Asteroids barreled towards Earth from every direction, and my only defense was my eyes. I looked at one asteroid. I looked at another. Boom. Boom. Lasers from Earth had blown them into smithereens. And I didn’t lift a finger.
At CES 2014, a dozen or more companies are vying to track your arms, legs, and even your eyeballs. This demo was from Tobii, an eye-tracking technology company from Stockholm that wants to change the way we read, drive, and game. The company makes Kinect-like sensors, which each have two or three cameras and sit below your laptop’s screen. After two minutes of calibration (which involved staring at several dots as they darted around), I could pinpoint any spot on the screen with my eyes.
Tobii’s “Eye Asteroids” demo was a blast, and was easier to control with my eyes than with an analog stick. Navigating Windows 8 with my eyes, on the other hand, wasn’t as much fun. In order to select an app, I needed to not only look at an app, but then press a keyboard button with my hand. I quickly learned that eye tracking doesn’t solve everything. In fact, the dozens of eye- and gesture-tracking companies at CES seem to be creating more problems than they’re solving.
But a few get it right. Now please, keep your hands and feet inside the car.
For better or worse, we’re still under the spell of Tom Cruise in Minority Report, who effortlessly moved through time and space solving crime using only his hands. Nearly every interface company I spoke with at CES mentioned the film — its iconic interface inspiring everything from car dashboards to operating systems you control with your fingers sprawled out longingly in midair. But hoping for Minority Report interfaces is a bit of a fantasy, says Dale Herigstad, whom Steven Spielberg hired to help design the film’s futuristic interfaces.
Naturally, Herigstad is showing off his own product at CES this year. It’s called InAir, a TV interface that layers information like sports scores and IMDB over what you’re watching. One would expect Herigstad’s interface to be operated with your hands, but he chose phones instead. His team started with Kinect, but realized that people are most often parked on the couch while watching TV and don’t want to wave their hands to change the channel each and every time. "If you look at what Tom Cruise is doing, it’s rather technical," he says. "A TV audience sometimes wants to have no interface at all."
Coming from the guy who helped design the PreCrime division’s iconic computer interface, I was a little disappointed. But he has a point: sometimes Minority Report holds us back more than it helps. I tried out HAL.TV, a new gestural interface for TVs that lets you wave your hand to open apps, switch channels, and turn up the volume. It worked poorly and I was exhausted after waving my hand over and over again to change the volume and switch channels. Not every device needs its own glorified gestural interface.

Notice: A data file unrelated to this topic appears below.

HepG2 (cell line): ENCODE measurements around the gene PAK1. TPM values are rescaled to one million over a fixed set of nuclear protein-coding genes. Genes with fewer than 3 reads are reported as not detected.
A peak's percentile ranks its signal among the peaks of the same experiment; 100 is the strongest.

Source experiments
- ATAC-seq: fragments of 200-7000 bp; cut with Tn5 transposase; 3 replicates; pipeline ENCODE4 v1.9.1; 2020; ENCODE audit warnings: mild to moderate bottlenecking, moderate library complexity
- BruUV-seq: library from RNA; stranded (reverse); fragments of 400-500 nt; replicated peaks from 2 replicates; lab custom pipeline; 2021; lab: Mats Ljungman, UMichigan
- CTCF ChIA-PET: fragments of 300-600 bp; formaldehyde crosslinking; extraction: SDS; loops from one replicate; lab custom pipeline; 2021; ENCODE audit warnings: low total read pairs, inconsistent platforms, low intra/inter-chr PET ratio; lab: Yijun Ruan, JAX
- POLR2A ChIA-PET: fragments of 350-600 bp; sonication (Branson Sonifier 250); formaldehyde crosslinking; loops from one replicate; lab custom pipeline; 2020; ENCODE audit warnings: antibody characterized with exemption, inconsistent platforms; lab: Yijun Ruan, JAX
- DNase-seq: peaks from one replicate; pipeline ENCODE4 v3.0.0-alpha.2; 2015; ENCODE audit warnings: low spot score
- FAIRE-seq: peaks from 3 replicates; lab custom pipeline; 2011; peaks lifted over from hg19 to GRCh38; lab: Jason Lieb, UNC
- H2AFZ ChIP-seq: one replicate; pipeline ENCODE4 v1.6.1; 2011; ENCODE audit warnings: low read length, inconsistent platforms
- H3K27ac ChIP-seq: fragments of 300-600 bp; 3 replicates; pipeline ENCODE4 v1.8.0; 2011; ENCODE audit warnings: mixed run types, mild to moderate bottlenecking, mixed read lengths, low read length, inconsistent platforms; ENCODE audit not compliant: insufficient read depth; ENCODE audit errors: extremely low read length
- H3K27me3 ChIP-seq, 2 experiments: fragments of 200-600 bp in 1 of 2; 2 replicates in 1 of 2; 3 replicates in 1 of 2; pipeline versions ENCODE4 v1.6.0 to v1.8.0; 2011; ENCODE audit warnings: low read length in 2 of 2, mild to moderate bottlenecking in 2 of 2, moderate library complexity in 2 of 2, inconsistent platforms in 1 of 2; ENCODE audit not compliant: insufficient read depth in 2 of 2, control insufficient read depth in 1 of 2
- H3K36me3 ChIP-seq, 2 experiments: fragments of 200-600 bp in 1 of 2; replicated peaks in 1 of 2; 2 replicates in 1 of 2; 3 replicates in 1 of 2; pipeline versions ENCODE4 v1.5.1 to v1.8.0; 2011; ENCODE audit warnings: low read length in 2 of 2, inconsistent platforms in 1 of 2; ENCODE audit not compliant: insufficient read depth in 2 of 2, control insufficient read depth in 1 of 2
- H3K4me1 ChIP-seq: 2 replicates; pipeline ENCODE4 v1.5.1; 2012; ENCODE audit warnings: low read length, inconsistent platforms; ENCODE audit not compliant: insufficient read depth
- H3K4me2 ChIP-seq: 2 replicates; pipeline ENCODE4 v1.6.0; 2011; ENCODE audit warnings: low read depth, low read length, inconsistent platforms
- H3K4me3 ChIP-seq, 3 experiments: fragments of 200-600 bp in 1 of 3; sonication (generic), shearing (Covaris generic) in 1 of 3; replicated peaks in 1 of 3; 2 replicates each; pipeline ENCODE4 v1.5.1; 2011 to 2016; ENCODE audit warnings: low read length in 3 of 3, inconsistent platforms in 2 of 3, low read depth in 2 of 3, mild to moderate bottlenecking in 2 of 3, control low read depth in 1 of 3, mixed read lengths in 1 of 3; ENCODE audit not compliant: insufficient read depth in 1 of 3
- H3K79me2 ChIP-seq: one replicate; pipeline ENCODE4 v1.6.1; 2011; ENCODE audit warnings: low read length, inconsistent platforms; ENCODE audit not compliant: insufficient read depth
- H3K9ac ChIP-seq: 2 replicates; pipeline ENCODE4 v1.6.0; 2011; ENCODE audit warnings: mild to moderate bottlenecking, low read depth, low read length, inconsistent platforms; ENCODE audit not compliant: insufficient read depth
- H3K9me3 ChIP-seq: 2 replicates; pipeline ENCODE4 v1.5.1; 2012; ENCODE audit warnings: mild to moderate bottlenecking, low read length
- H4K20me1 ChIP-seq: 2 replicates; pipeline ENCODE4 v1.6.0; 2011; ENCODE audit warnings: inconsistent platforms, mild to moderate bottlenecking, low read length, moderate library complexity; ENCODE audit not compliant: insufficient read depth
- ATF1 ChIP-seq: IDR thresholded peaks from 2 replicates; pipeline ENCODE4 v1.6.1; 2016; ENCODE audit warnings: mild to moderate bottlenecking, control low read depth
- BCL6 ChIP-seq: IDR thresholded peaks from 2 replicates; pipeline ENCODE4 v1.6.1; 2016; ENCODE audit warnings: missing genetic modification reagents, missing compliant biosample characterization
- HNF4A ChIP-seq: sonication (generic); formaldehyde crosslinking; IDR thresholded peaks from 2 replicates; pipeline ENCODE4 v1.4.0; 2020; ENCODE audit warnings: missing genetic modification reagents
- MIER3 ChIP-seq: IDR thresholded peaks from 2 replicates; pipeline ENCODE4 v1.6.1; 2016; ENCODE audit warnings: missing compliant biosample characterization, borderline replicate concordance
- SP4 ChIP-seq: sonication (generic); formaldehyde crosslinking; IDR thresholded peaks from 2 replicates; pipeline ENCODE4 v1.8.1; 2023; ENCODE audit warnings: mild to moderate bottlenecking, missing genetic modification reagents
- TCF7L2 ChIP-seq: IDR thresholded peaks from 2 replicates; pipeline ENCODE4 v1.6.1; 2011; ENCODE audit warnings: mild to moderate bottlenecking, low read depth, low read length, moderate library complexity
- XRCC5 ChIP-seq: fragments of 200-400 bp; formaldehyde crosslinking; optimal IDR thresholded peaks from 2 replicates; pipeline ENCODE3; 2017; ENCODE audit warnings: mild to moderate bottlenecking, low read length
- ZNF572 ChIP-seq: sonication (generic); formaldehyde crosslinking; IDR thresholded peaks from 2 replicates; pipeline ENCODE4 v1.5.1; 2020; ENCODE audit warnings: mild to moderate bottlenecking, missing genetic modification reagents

But some do. One of the Oculus Rift’s most annoying limitations is that it simulates your vision, but not your sense of touch. When you strap SoftKinetic’s DepthSense camera kit to your Oculus Rift, however, manipulating 3D objects in space becomes a reality. I tested out SoftKinetic with a very rudimentary building-block program that let me grab blocks (with both hands at once, even!) and stack them in a 3D grid world. I felt like Johnny Mnemonic moving effortlessly through cyberspace. I couldn’t feel the blocks I was touching, of course, but I think that’s an acceptable limitation — for now. Within a couple years, this is how we’ll all play Minecraft.
Without a multicamera sensor on your head or on your computer, gesture and movement recognition is much more difficult. But always-on cameras suck power and aren’t feasible for mobile devices. While other companies fooled around with cameras and parallax, San Francisco’s Elliptic Labs has been busy tweaking its ultrasonic wave technology. Like comic hero Daredevil, Elliptic Labs’ tiny speakers constantly fire off ultrasonic waves that bounce off your hand, then bounce back into your phone, tablet, or computer mic. Then, the company’s software determines the location of your hand (or face) in space. You can scroll, switch apps, change songs, and answer calls with a wave of your hand. Most incredibly, the technology works even if your hand isn’t hovering over your screen like you might do to answer a call on a Galaxy S4. You can hold your hand a few inches to the side (or below) your phone, and gesture just as well. I was shocked the first time I tried it and it actually worked.